Boundaries are as much about what we keep out as let in. When it comes to grief, we frequently talk about building boundaries to prevent people from being prescriptive about how we grieve, telling us to move on, or threatening our fragile and momentary peace. These limits are important and good mostly as preventative measures … Continue reading Boundaries
I thought my Mom would hang around me after she died. I thought she would appear thick and tangible like a warm fog. I thought she would exist invisible yet present herself through messages and signs. But so many aspects of my mother’s passing are different than imagined, including how she shows up. Mostly she … Continue reading Mom Lives in Me
“I don’t feel trauma in your body,” said the massage therapist calmly. At the time, I was lying on my back with eyes closed, feeling Kerri’s expert fingers pressing a pressure point on the bottom of my left foot. “Really?” I said. “That’s great!” For the last half an hour Kerri and I had been … Continue reading Shake it Off
My mother is dead. She’s been gone for almost three years now, and yet, I still speak to her. Aloud. My lone voice greets the air with a “Hey, mom,” when her presence feels particularly strong. Or an “I love you,” after her memory springs vivid. Her spirit lives in and around me and so … Continue reading I Talk Aloud to My Dead Mom.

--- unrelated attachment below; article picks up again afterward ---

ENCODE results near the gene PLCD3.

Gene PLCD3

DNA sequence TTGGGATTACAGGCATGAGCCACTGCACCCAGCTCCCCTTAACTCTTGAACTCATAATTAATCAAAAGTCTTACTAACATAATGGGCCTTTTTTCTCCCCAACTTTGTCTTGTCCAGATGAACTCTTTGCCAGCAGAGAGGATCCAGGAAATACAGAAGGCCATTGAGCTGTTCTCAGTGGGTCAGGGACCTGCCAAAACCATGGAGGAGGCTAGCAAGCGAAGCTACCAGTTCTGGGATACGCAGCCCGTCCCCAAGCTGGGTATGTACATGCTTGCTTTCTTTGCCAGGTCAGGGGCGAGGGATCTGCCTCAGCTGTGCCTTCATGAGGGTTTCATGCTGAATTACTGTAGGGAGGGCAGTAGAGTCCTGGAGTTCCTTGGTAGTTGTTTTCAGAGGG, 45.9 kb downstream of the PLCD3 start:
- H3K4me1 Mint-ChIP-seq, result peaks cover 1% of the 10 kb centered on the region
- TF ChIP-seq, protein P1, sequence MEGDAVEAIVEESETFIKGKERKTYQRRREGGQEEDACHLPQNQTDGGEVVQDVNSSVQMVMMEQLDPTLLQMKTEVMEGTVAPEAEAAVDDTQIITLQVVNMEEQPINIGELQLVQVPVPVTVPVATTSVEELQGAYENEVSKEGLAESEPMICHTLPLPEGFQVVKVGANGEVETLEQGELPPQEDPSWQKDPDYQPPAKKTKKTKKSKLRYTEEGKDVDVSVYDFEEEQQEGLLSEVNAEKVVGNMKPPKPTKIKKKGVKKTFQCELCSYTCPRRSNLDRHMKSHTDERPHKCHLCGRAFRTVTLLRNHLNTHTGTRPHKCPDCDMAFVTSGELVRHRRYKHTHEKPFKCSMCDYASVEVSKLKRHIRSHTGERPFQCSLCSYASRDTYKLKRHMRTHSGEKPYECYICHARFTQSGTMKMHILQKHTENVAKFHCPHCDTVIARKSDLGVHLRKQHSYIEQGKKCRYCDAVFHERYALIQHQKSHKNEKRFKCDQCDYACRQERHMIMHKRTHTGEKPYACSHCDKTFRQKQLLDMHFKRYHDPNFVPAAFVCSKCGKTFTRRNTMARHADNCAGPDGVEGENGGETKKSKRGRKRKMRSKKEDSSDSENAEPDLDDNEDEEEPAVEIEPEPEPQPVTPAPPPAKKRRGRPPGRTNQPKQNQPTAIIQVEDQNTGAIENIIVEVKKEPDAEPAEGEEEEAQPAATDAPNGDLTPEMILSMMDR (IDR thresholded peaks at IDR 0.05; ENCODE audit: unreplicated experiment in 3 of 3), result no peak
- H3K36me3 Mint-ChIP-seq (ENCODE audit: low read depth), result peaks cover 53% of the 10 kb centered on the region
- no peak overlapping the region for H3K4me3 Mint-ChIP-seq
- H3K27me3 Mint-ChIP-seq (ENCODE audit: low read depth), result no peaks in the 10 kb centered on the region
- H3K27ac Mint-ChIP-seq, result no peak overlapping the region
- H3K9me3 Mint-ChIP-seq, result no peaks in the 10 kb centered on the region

I live in a part of the South where summer break ends as August begins. So last week my kids returned to the classroom and then returned home with a cold. I have it too. It’s not the lay in bed all day kind of cold. More the stuffy head and dripping nose kind. Yesterday, … Continue reading Welcoming Care
This is a grief blog. The pages intended for sharing the hard journey of stitching oneself together anew after things fall apart. However, grief feels distant this morning. My little family (read: the boys and me) is on a summer vacation. We’re staying with friends in a house perched on a bay filled with boats. … Continue reading The Pause
At least once a day a friend, colleague, or stranger asks, “How are you?” My normal response is “fine,” or “good,” or any other terse platitude that fills conversation. Today, because I’m feeling raw and brutally honest, I would say “I’m recovering.” Recovering from my last chapter in life and recovering the next one. The … Continue reading Recovering